Veteran, Husband, Father and Wound Treatment Center Patient
“The total contact cast saved my foot. I would recommend the Wound Center to anybody.”
Innovative Cast Heals Painful Foot Ulcer
Since developing diabetes many years ago, Glenn Stewart has been vigilant about keeping his feet healthy. “Every night my wife would check my feet,” he said. “About a year and a half ago, my feet looked fine when we went to bed one night but the next morning, I woke up with huge blisters on both heels. The one on the right healed beautifully but the one on the left foot just took off. It became infected; it was raw to the bone. I even had to have a skin graft.”
Glenn, who retired from the U.S. Navy and then spent another 18 years as a prison guard for the Michigan Department of Corrections, was used to spending a lot of time on his feet. But this heel sore sidelined him for more than a year.
“I stopped doing a lot of things,” he said. “I couldn’t walk well and didn’t go out much. Worst of all, I couldn't ride my Harley."
The pain was unrelenting and excruciating.
“It hurt to walk or even stand. There was constant pain and it was very frustrating,” Glenn said. “I woke up almost every night with sharp, shooting pain in my heel. I told the doctor at one point to just take the foot.”
Thankfully, Glenn and his wife, Linda, were referred to the Wound Treatment Center at MidMichigan Medical Center–Gratiot. Under the medical direction of General Surgeon Sr. Mary Rebecca Koterba, M.D., the Wound Treatment Center provides specialized treatment for chronic or non-healing wounds.
Wound treatment can help speed the healing process to relieve pain, reduce opportunities for infection and improve quality of life. Throughout the treatment period, which can range from a few days to several weeks, specialists work closely with the patient’s primary care provider or specialist to monitor progress and make any necessary adjustments to the therapy plan.
The staff at the Center used an innovative treatment called a total contact cast to heal Glenn’s diabetic foot ulcer. The cast is used to off-load foot wounds by minimizing pressure and friction at the wound site. The cast is in total contact with the foot and lower leg to redistribute weight away from the wound.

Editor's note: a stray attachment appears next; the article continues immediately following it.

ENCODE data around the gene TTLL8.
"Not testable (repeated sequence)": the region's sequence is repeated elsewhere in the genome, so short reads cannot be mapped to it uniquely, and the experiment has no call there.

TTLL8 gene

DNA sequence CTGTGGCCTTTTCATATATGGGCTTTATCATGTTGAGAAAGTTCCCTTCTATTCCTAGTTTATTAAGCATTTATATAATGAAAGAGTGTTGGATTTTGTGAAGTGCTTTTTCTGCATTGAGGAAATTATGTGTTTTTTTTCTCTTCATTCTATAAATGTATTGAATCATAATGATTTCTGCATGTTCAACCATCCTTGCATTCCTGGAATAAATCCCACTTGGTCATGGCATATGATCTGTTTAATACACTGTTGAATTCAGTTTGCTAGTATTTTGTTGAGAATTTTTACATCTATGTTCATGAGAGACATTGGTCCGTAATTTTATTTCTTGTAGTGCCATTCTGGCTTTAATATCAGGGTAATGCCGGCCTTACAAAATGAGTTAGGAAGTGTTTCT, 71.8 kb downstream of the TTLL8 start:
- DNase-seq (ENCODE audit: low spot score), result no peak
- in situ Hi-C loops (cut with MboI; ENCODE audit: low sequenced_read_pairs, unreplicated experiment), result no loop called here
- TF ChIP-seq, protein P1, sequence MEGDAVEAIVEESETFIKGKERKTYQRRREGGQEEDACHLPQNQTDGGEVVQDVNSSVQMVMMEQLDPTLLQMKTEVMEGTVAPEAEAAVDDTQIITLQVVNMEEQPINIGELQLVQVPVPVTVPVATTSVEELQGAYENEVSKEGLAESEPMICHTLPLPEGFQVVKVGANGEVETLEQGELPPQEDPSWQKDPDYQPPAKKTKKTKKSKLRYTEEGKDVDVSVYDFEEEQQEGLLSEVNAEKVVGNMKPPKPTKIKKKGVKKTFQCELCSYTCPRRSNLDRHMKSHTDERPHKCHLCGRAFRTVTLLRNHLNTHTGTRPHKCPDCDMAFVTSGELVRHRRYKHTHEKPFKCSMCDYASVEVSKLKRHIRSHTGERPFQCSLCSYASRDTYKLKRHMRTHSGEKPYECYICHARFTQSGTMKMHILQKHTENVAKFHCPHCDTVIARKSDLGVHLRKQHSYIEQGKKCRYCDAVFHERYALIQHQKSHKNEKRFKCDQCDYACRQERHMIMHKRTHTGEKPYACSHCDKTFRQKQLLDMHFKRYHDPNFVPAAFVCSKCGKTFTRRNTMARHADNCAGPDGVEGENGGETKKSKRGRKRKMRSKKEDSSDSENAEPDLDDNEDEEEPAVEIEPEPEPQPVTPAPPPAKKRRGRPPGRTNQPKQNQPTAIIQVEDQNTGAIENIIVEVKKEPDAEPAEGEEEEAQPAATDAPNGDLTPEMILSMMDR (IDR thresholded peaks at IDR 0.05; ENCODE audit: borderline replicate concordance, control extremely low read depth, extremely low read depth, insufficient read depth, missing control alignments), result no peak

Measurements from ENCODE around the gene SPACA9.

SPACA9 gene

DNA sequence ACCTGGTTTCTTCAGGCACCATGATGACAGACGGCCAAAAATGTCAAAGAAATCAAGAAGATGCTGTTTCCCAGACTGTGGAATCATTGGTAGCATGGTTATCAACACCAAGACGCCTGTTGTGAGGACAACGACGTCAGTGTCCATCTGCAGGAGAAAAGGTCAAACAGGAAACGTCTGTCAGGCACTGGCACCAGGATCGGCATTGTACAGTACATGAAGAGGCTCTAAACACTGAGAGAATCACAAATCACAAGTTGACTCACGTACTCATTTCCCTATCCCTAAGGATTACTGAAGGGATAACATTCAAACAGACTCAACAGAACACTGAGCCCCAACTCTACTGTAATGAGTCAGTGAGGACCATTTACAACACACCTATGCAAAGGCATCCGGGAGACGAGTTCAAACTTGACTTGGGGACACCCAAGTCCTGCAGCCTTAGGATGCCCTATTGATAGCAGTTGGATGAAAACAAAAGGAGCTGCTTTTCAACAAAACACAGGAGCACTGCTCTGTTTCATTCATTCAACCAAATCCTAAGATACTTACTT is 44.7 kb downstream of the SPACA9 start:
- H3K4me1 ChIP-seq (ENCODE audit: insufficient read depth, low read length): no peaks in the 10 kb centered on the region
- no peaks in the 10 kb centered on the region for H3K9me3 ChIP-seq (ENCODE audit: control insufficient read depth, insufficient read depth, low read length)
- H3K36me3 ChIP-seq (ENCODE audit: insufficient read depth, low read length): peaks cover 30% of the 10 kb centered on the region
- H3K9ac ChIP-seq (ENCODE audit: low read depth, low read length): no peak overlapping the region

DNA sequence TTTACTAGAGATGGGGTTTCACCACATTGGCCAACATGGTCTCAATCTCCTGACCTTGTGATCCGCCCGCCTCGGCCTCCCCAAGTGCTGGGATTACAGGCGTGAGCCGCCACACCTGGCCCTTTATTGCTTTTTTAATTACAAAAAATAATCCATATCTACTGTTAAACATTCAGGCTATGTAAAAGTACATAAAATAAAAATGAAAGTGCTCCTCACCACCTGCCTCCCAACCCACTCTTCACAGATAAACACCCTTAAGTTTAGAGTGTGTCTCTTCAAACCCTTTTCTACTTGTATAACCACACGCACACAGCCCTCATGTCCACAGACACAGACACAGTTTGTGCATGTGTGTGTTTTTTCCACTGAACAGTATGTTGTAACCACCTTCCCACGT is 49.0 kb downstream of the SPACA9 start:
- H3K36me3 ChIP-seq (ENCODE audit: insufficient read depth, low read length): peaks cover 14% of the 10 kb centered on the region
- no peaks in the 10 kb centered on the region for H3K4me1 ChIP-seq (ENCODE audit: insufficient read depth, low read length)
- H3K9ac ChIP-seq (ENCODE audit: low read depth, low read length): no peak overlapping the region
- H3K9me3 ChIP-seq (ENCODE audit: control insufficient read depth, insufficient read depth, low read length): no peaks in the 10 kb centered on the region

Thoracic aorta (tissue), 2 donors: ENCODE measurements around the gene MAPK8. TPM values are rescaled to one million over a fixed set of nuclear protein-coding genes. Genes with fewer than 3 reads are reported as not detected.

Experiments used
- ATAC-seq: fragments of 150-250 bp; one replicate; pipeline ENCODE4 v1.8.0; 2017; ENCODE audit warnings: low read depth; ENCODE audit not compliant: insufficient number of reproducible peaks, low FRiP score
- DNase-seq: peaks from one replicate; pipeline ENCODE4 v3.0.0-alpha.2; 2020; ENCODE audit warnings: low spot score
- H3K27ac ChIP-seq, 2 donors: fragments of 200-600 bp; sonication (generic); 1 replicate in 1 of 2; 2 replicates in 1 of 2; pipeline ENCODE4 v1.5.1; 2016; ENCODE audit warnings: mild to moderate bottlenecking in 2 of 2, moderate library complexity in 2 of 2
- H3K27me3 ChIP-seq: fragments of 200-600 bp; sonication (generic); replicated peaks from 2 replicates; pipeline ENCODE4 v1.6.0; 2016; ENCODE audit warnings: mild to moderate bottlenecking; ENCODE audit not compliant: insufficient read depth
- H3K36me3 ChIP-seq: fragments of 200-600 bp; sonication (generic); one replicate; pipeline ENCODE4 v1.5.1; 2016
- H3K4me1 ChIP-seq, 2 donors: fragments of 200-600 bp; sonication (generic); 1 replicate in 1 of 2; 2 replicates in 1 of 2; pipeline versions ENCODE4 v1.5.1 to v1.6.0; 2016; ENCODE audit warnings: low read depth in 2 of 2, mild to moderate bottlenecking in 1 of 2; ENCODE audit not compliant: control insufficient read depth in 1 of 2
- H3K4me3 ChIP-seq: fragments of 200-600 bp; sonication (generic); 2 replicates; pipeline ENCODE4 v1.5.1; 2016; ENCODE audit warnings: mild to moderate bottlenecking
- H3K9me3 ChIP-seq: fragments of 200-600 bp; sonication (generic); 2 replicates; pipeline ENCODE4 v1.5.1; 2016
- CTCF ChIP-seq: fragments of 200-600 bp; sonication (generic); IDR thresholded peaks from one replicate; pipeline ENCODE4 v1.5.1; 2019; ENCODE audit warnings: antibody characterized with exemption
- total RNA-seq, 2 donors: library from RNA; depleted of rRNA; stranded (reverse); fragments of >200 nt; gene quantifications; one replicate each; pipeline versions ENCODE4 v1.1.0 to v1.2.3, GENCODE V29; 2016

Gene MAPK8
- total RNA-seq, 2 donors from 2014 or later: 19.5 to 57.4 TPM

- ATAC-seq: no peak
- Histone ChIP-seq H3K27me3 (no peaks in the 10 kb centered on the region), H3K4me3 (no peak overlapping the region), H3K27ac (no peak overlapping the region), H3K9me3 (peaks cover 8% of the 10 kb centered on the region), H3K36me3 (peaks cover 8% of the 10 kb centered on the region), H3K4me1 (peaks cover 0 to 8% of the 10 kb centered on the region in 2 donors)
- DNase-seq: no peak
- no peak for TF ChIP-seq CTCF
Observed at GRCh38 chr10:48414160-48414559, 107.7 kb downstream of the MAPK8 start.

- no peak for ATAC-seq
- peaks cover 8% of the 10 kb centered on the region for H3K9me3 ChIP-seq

“We went there in January. At first, they tried different medications and then Dr. Koterba told me about the cast and asked if I wanted to try it,” Glenn said. “Ten weeks later, the wound was healed and so far there is no sign of reoccurrence.”
Diana Pray, clinical coordinator at the Wound Treatment Center, explained that the fiberglass cast they used is similar to a bone cast but much more light weight. Once a week, the cast was removed and the wound examined, cleaned, debrided, measured and photographed.
“We then reapplied medication to speed healing and re-cast the foot,” Diana said. A removable boot was placed over the cast.
Glenn said the cast made moving and walking easier and less painful. “It transferred my weight to front of the foot and took the pressure off the heel,” he said.
Diana added that relieving the pressure on the wound was crucial for healing.
“Glenn was the third patient to be treated with the cast and at every single visit he showed improvement,” she said. “His wound healed within a few weeks compared to the months he had spent in pain. It was really exciting to see him recover so quickly and see him happy.”
Glenn is deeply grateful for the care he received at the Wound Treatment Center.
“The cast system worked out beautifully for me – it saved my foot,” he said. “The people at the Center are really nice and Dr. Koterba is a sweetheart. I would recommend the Wound Center to anybody.”
The Wound Treatment Center provides specialized treatment for chronic or non-healing wounds. The Center features physicians and other clinical experts with advanced training and expertise in wound management as well as state-of-the-art technology, including hyperbaric oxygen therapy. Learn more at www.midmichigan.org/woundcenter, or call (989) 466-7021 for an appointment.